Archive for March, 2011

First Ride

March 29th, 2011 Comments off

I resisted the urge to head to the top of the nearest hill for a Flintstone-style rolling test. Instead I fitted brakes and a rear derailleur and a very long chain:

Turns out I was quite wrong back in November when I speculated that a single idler would be sufficient. Of course, the reluctance of the chain to stay attached wasn’t enough to prevent a test ride.

It took a short while to get used to the low-down-feet-up position, but the steering felt quite natural. The bike is very smooth and stable and handles well even at low speed. I have to adjust the pedal position and I need a second idler then I’ll give it another try. Further and faster.

In the meantime, provisionally titled “Some Fat Bloke Stole My Bike” and with stellar accompaniment is the first ride in all its glory:


March 21st, 2011 Comments off

All the structural work is done, and I have a rolling bike:

That ‘T’ at the front is where the headlights will go. Here’s another view:

It came together very well. My only initial concern is the spectacularly large turning circle – perhaps not surprising given the near 8′ wheelbase. Tweaking those outrageous handlebars will help.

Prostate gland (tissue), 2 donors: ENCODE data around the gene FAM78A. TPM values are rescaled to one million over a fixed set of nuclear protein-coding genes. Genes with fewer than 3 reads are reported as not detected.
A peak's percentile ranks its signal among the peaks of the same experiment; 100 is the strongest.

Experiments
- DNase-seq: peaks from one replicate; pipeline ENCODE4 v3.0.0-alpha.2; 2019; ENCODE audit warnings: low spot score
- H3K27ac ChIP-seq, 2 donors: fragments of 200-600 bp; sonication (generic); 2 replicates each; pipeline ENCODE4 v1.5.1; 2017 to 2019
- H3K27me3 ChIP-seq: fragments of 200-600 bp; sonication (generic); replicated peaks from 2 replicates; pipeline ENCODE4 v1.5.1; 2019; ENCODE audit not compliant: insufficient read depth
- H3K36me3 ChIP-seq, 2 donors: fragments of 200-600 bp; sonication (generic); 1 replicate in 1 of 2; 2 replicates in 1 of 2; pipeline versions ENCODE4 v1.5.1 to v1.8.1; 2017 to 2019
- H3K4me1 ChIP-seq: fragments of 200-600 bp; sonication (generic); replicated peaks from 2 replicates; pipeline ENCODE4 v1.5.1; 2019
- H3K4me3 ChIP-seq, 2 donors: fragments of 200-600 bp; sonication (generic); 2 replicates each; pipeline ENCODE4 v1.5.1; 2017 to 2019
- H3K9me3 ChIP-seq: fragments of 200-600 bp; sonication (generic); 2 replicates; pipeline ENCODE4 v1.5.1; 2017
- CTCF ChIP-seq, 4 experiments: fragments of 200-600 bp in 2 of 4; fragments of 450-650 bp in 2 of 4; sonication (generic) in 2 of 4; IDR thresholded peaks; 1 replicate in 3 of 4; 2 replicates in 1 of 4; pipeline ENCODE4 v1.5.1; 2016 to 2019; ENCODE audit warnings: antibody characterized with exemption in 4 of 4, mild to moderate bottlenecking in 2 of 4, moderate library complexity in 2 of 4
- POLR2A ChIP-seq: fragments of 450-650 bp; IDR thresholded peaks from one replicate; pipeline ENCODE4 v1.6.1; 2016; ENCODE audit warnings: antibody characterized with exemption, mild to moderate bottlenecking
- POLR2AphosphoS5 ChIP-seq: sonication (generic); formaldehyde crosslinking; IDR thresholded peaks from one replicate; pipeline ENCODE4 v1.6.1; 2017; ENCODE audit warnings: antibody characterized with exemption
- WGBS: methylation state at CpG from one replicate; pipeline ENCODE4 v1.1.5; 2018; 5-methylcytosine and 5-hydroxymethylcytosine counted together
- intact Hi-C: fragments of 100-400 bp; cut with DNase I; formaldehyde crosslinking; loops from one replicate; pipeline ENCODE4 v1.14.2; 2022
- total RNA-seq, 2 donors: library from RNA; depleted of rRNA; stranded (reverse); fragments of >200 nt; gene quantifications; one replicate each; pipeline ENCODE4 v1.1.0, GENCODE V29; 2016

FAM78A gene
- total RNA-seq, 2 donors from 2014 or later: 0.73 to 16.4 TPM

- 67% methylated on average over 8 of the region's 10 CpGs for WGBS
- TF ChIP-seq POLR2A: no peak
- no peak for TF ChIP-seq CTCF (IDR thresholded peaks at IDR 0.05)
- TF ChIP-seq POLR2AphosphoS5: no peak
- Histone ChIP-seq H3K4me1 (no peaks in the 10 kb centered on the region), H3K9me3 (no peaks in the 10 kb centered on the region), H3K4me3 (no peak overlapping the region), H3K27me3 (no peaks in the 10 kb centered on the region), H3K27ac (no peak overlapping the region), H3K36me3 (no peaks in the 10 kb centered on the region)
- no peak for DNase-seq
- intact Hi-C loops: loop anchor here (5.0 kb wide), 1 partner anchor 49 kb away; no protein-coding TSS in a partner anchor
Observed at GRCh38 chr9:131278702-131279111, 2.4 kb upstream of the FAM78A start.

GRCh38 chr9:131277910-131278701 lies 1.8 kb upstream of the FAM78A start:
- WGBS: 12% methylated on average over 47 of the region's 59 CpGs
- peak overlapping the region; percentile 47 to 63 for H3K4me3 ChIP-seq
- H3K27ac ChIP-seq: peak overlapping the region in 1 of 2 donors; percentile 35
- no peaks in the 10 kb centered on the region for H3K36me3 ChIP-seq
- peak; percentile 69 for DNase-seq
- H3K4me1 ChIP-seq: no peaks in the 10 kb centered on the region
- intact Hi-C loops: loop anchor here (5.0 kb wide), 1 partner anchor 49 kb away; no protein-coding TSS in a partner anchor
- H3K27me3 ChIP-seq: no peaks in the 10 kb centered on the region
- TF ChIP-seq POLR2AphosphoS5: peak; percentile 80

Next comes chain (around 14 feet!), brakes, derailleurs and shifters. Then, finally, a test ride.


March 14th, 2011 Comments off

This project would not have got beyond the theoretical without serious help from an extremely able friend of mine. It’s his workshop where much of the construction will take place, and it’s his welding expertise, gear and patience that’s making it all possible.

So, that fork came together nicely:

Then on to the frame. Though oxy-acetylene welding is slower than the electric arc approach I really like the relative quiet and ‘calm':

You get totally absorbed in the small puddle of molten steel 12″ from your face. Making it do what you want takes lots of practice, and I haven’t done this stuff since college. It’s challenging and fun and I’m learning a lot – here’s a sample of my work:

A vast amount of heat gets dumped into the workpiece and things cool down slowly. Because I did lots of prep there was usually another thing to work on while the previous piece was cooling. After some trial and adjustment, we had a mostly complete back end:

Add the seat tabs, then the seat and a wheel:

The front end should come together quite easily now. Here’s a clamped-together good approximation:

It should have been obvious all along but it’s only just sinking in. This is going to be a long ride.